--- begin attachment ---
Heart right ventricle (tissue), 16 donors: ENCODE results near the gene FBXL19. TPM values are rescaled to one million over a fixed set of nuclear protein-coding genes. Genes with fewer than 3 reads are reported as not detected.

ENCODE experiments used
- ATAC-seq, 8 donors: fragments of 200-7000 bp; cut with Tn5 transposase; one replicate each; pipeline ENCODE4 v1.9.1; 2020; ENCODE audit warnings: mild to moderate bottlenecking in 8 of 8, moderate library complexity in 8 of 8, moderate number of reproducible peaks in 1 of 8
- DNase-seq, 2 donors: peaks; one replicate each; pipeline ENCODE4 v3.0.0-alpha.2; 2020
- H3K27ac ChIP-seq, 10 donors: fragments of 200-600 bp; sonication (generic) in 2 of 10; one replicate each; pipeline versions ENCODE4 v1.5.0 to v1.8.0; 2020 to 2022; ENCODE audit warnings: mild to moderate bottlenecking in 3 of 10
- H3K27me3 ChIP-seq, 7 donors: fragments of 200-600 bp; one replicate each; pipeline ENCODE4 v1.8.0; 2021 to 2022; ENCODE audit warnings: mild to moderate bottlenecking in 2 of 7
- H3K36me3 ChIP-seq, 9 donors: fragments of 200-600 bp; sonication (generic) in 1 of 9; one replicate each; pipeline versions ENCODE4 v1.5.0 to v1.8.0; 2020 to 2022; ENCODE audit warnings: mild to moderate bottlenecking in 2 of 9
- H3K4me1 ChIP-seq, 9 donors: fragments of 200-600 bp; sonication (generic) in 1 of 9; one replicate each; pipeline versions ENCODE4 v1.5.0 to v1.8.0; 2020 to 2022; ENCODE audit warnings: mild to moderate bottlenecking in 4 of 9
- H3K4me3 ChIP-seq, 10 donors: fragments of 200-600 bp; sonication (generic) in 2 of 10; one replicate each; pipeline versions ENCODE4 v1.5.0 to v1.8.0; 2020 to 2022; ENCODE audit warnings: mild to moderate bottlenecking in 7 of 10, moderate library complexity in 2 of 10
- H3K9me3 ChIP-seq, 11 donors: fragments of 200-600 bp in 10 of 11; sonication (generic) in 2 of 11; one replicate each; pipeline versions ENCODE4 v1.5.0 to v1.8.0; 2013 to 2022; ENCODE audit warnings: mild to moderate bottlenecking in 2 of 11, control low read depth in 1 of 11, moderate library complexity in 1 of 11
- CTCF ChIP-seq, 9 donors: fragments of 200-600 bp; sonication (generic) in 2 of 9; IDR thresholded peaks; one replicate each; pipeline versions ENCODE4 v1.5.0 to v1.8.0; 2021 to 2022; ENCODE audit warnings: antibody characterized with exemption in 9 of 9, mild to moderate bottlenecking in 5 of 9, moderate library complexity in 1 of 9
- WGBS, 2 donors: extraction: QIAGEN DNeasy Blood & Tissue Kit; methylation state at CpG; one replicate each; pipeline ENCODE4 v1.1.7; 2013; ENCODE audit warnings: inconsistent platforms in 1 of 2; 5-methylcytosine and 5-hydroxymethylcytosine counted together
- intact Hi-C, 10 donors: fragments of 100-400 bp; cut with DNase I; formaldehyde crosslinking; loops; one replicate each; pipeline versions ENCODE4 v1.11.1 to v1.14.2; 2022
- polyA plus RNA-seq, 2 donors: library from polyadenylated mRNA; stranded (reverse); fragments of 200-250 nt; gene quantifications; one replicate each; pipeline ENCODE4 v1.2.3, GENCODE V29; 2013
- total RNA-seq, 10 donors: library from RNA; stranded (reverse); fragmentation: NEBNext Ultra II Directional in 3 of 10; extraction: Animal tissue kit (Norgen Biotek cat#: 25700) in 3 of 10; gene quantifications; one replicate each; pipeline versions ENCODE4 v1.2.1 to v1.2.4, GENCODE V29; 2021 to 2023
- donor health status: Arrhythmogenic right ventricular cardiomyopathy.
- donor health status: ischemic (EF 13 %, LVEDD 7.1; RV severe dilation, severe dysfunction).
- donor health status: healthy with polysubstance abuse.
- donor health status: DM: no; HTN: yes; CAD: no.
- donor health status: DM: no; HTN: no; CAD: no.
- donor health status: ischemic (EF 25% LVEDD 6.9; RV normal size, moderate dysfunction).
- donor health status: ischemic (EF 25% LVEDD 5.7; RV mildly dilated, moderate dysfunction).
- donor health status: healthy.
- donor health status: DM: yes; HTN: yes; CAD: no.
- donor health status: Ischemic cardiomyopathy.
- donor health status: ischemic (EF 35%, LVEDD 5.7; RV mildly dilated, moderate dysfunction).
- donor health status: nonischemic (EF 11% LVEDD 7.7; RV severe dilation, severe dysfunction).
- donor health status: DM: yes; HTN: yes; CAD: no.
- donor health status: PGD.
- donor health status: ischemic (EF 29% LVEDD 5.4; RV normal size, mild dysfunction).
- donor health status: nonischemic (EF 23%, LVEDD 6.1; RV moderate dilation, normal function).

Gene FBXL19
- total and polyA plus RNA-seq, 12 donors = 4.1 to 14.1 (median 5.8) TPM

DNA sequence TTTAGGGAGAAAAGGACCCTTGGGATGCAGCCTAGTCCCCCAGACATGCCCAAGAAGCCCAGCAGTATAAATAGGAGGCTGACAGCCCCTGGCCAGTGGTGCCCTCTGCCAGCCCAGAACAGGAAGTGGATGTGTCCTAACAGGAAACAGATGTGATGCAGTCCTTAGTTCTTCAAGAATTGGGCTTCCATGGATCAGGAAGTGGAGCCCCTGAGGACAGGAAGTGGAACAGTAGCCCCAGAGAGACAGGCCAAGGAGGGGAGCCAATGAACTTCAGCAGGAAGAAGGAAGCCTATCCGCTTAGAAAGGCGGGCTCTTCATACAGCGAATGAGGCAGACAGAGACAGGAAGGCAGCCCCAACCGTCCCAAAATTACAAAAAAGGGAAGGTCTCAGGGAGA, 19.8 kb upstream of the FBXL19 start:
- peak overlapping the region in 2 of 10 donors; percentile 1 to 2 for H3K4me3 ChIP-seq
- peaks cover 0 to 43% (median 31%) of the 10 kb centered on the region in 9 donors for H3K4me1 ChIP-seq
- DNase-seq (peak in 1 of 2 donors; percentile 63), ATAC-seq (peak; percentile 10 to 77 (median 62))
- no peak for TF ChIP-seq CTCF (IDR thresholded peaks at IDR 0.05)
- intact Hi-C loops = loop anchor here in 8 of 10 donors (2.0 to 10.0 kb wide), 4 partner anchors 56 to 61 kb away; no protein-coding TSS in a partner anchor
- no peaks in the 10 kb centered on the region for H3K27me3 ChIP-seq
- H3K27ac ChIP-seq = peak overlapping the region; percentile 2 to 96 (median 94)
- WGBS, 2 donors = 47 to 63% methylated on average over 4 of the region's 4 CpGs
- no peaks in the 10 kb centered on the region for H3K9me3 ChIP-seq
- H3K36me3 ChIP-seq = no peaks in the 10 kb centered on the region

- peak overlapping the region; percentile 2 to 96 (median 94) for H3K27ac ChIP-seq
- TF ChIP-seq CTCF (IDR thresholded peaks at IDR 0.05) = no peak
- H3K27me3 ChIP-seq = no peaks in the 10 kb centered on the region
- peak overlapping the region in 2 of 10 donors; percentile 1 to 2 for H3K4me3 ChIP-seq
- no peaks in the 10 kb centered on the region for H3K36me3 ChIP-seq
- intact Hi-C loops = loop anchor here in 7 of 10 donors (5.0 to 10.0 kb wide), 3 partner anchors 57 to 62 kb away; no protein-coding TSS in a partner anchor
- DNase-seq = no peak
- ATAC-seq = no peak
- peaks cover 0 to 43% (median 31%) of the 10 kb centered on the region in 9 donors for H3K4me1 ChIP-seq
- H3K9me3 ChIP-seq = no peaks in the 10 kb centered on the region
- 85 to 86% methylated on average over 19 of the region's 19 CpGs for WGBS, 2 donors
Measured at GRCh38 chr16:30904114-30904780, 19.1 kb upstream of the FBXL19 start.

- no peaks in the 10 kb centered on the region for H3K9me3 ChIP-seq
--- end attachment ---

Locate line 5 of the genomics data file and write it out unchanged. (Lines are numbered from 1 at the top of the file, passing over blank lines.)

- H3K27ac ChIP-seq, 10 donors: fragments of 200-600 bp; sonication (generic) in 2 of 10; one replicate each; pipeline versions ENCODE4 v1.5.0 to v1.8.0; 2020 to 2022; ENCODE audit warnings: mild to moderate bottlenecking in 3 of 10